I have a book called Great Short Works of Leo Tolstoy which does what it says on the tin. It has ‘The Cossacks’ in it, which is my favourite shorter bits of his writing. This book was the first Tolstoy I’d ever read, and I loved it. The only trouble was the introduction by John Bayley: it utterly spoils a certain death in War and Peace. If you’ve read W&P you know the one I’m talking about, the big death. If not, I’m not going to repeat Bayley’s bastardry in needlessly saying who cops it.
I think I mentioned before that due to our superhuman reading load, in my M.A. Nineteenth Century Russian Novel class several people only learned of this and other deaths during seminars because they hadn’t managed to finish the books before then. Often a wail would go up when a death was casually mentioned: “What? Not so-and-so!” Most introductions to W&P also discuss the plot in detail, but they now tend to come with a spoiler warning at the beginning. And it is reasonable to assume that an introduction to War and Peace might contain such details. I’m reading Moby-Dick at the moment, and had to stop reading the Penguin Deluxe Edition’s foreword because of very detailed spoiling going on there – but I plan to go back and read the rest at the end.
The trouble comes when you’re reading something completely different, or only slightly related, in the case of the Bayley introduction. I think Bayley was probably justified in assuming that readers would probably start with War and Peace and then go on to Tolstoy’s shorter works, but this was still annoying in my case, as I hadn’t. Often, though, you come across utterly wanton spoilers in completely unrelated articles, when you have no possible warning that such a thing might occur. People blow plots willy-nilly. Sebastian Faulks was merrily spoiling a whole shelf of books on his tv programme last week: I had to stop watching it.
It’s difficult to say where to draw the line when it comes to the classics. Writers have to assume knowledge on the part of their readers otherwise the slightest inroads into culture would necessitate endless explanations of plots and characters from various sources, or alternately, endless warnings over possible spoilers to well-known plots in classics. Part of the cultural importance of the classics, and the idea of a literary canon, is that they create a common set of references that enrich both written and oral dialogue. Pop culture is largely taking over from other forms of culture in this respect: when I say “like that bit in The Simpsons …” I have more confidence that the another person will know what I’m talking about than when I say “like that bit in War and Peace…” although obviously it depends on who you talk to.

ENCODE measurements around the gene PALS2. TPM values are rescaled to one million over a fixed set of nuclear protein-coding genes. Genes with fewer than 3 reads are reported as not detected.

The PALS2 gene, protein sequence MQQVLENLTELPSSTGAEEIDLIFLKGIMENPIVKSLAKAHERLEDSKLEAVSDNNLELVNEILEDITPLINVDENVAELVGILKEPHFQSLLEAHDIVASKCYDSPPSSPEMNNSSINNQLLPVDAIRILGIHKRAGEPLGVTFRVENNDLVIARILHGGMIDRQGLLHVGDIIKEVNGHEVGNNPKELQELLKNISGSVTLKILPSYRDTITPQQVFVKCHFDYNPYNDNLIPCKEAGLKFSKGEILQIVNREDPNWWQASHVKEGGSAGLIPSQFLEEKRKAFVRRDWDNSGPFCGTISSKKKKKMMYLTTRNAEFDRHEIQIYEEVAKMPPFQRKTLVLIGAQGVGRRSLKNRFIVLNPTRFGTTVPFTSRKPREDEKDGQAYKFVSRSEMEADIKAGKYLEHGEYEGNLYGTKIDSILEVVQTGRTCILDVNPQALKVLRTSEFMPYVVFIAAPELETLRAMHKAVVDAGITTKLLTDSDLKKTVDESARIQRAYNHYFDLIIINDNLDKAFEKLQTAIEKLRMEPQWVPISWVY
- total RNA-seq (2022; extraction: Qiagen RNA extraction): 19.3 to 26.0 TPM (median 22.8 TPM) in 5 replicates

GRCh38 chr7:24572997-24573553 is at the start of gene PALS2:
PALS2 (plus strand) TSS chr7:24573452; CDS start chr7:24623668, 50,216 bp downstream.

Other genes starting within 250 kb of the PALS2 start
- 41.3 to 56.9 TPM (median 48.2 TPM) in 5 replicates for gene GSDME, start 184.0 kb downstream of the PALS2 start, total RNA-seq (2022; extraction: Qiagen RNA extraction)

Actually – to digress – this is the main trouble with modern literary culture: it has become fragmented. Rick Gekoski made this point a while ago. You have to tailor your references to your partner in conversation. If I’m talking to a fellow survivor from Russian and East European Studies, I’ll say “like that bit in Oblomov…” whereas if it’s someone from English Lit it’s more likely to be “like that bit in Moll Flanders…” or, more realistically, “like that bit in Moll-sodding-Flanders…” There is no universal pool of literary references any more, it’s more like a literary puddle of famous bits of Shakespeare and things you did at school. The more universally-known stuff is on the telly (like that bit in Friends when Rachel spoils Little Women for Joey).
To veer back in the direction of the point: there is a balance to be had between assuming knowledge of widely-read books, discussing them, and spoiling the plots of the same. When a newly-written book is published, everyone goes out and reads it at more or less the same time. For a while people are mindful of the fact that not everyone might have read it, and withhold plot details just in case. But, apart from the odd flurry of reading when a new translation comes out, you don’t get the same sort of universal reading with the classics. The same books are largely still being read, but in an ever-diluted order, so you rarely find yourself on the same page as your friends. If I was American I might have read Moby-Dick when I was at school, and could therefore assume others knew it as well: but I’m not, so my experience of reading it is isolated. I can’t talk about plot details without sounding out who among my friends has also read the book first, otherwise references will be missed, the way the second harpoon hurled will often miss the whale and dangle on the line as an additional danger rather than a means of connection.
It’s easy to forget that no matter how long ago a book was written, it is still brand new to the person reading it for the first time. Needlessly spoiling this reading is a shame. While the fragmentation of literary culture means that the classics are no longer a part of common knowledge the way they used to be, what we’ve lost in common references we’ve gained in terms of the freshness with which we can approach these famous works.
Obviously some of the shock value of past things is irrevocably lost. No matter how much you pored over the exhibits at the V&A’s Ballet Russes exhibition, or no matter how well the Royal Opera House might perform it, you cannot recapture the feeling of shock at seeing the Firebird or the Rite of Spring when it was new. But a lot of classic literature doesn’t involve the same sort of diminished returns. The effect of that death in War and Peace is still as profound now as it was when Tolstoy’s first readers came upon it. I think refraining from spoiling the plot of these works is another way of keeping them current: it assumes they are still being read, rather than assuming they have been read. We need to find a way of integrating classic literature into the conversation without lessening the experience of actually reading the books, and thereby diminishing their freshness.